Re­sources for peo­ple with pets caught up in the Camp fire

The Mercury News - - Local News - By Joan Mor­ris jmor­ris@ ba­yare­anews­ Con­tact Joan Mor­ris at 925-977-8479.

RedRover, a group that re­sponds in emer­gen­cies to as­sist pet res­cue groups and pet own­ers, has com­piled a list of pet-friendly shel­ters ( for those who have evac­u­ated or lost their homes in the Camp, Hill and Woolsey wild­fires in North­ern and South­ern Cal­i­for­nia.

The web­site also in­cludes links to the lat­est in­for­ma­tion on fires, how to mark your­self and your pets as “safe” on so­cial me­dia, links to emer­gency ve­teri­nar­i­ans and a way to ap­ply for emer­gency funds for vet care. And the emer­gency plan­ning tips will be use­ful to any pet owner.

Shel­ters that ac­cept small an­i­mals in Butte County

• Old County Hospi­tal, 2279 Del Oro Ave., Oroville

• Chico Air­port, 150Air­park Boule­vard, Chico

Shel­ters for large an­i­mals

• Butte County Fair­grounds, 199 E. Hazel Street, Gri­d­ley

• Rolling Hills Casino Eques­trian Cen­ter off High­way 5 in Corn­ing

• VCA An­i­mal Hospi­tals of­fer free board­ing for pets dis­placed by the fires in North­ern Cal­i­for­nia. Pet own­ers who need help board­ing their pets are en­cour­aged to find a hospi­tal near them and call for board­ing avail­abil­ity.

Evac­u­a­tion tips

If you need to evac­u­ate, RedRover of­fers this ad­vice:

• Take your pets with you. If it’s not safe for you, it’s not safe for them and chances are high that you won’t be per­mit­ted back into an evac­u­a­tion area to re­trieve or care for them.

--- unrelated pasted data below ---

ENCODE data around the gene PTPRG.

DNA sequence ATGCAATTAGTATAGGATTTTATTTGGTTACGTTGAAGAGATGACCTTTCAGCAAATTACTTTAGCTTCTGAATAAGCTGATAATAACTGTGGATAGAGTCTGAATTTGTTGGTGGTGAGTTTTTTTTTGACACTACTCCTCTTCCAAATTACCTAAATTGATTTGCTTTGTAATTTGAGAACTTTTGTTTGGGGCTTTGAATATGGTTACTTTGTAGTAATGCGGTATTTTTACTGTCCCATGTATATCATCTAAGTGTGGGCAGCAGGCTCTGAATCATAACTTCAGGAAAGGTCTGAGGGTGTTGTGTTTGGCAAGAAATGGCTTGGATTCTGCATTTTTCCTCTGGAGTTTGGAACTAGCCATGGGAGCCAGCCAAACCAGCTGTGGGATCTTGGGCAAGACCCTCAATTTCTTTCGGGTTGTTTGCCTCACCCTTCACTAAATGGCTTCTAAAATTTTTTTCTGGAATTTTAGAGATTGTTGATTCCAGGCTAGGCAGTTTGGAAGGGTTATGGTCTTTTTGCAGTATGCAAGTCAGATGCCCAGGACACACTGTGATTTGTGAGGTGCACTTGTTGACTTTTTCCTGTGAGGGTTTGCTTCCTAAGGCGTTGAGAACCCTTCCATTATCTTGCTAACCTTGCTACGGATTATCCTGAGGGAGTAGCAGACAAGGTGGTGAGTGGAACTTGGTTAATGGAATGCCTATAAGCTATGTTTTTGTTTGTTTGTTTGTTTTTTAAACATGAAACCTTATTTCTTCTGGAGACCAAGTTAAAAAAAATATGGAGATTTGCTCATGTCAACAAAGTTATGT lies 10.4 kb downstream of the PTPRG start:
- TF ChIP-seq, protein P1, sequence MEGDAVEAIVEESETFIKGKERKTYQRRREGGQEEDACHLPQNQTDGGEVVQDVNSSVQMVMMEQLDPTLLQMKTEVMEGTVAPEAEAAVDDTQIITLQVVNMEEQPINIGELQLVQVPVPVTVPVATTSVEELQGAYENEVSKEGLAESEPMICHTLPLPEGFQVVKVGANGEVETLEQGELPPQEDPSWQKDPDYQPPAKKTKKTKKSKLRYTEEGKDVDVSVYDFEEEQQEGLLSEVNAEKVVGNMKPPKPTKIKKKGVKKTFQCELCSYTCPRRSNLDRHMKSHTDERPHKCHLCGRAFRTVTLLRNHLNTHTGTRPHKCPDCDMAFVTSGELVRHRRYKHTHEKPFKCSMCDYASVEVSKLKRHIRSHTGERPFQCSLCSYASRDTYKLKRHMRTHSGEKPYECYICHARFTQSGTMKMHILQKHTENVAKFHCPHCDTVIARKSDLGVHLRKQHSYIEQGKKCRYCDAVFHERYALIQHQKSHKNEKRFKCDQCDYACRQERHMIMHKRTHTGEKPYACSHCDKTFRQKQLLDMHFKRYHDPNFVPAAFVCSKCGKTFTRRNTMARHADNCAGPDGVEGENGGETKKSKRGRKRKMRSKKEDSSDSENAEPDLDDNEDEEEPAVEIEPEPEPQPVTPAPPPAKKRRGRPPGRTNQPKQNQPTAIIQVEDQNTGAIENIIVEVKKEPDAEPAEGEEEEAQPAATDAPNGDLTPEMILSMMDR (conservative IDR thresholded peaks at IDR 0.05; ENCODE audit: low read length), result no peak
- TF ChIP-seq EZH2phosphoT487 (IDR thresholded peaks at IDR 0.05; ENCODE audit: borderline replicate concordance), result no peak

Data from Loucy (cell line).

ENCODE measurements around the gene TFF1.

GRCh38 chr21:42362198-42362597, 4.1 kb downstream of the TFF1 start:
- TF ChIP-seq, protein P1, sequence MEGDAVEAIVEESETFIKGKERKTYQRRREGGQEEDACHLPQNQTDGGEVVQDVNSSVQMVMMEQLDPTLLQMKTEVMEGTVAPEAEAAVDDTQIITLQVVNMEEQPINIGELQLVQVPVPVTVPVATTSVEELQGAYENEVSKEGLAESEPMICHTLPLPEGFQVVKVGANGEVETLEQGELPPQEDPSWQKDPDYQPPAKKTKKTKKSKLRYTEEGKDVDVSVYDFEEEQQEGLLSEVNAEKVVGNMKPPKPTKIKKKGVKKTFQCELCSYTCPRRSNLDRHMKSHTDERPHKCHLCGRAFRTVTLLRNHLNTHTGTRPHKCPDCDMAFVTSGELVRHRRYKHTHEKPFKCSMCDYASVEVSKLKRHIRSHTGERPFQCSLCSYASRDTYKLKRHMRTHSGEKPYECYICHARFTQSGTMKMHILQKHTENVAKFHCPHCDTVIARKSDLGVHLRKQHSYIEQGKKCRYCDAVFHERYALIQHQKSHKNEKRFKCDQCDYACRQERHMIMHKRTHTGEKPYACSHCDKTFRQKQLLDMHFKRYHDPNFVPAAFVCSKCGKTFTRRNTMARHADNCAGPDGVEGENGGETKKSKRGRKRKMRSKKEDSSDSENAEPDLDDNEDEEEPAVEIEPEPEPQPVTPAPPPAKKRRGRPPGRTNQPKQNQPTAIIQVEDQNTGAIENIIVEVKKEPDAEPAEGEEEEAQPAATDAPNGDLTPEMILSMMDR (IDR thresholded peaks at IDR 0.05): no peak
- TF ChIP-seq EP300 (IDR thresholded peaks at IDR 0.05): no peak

• Never leave a pet chained out­doors.

• If you are go­ing to a pub­lic shel­ter, it is im­por­tant to un­der­stand that an­i­mals may not be al­lowed in­side. Plan in ad­vance for shel­ter al­ter­na­tives that will work for both you and your pets. Con­sider fam­ily or friends out­side of your im­me­di­ate area who would be will­ing to host you and your pets in an emer­gency.

• The key to sur­vival dur­ing a dis­as­ter or emer­gency is to be as pre­pared as pos­si­ble be­fore trou­ble strikes. Take the time to make a plan and as­sem­ble an emer­gency kit for you and your pet, and you will greatly in­crease your pet’s chances of sur­vival.

• If you can leave the im­me­di­ate area, but have no place to go, look for a pet-friendly ho­tel or mo­tel at PetFriend­ Some ho­tels and mo­tels will tem­po­rar­ily sus­pend their re­stric­tions in times of emer­gency.

• If pos­si­ble, bring a leash and col­lar, a crate, a twoweek sup­ply of food and wa­ter, your pets’ vac­ci­na­tion records and a cur­rent ra­bies vac­ci­na­tion tag, med­i­ca­tions and writ­ten in­struc­tions for feed­ing and ad­min­is­ter­ing med­i­ca­tion. If you have cats, you’ll also need kitty lit­ter and an ap­pro­pri­ate con­tainer.

Ways to help

If you are not af­fected by the fires but want to help, Car­ing Choices, an emer­gency vol­un­teer cen­ter at 1398 Ridge­wood Ave., Chico, is look­ing for help at pet-friendly shel­ters. Call 530-899-3873 for more in­for­ma­tion.

The Chico Peace and Jus­tice Cen­ter, 526 Broad­way St., Chico, is ac­cept­ing do­na­tions for vic­tims of the fire. They are in need of food, blan­kets, wa­ter and cloth­ing items. RedRover is a found­ing mem­ber of the Na­tional An­i­mal Res­cue and Shel­ter­ing Coali­tion that was es­tab­lished after Hur­ri­cane Ka­t­rina.

Dur­ing RedRover’s 31-year his­tory, the group and its vol­un­teer emer­gency work­ers have re­sponded to more than 190nat­u­ral dis­as­ters and other crises in­clud­ing Hur­ri­canes Florence, Har­vey and Ka­t­rina, the Carr and Wall fires and many more.

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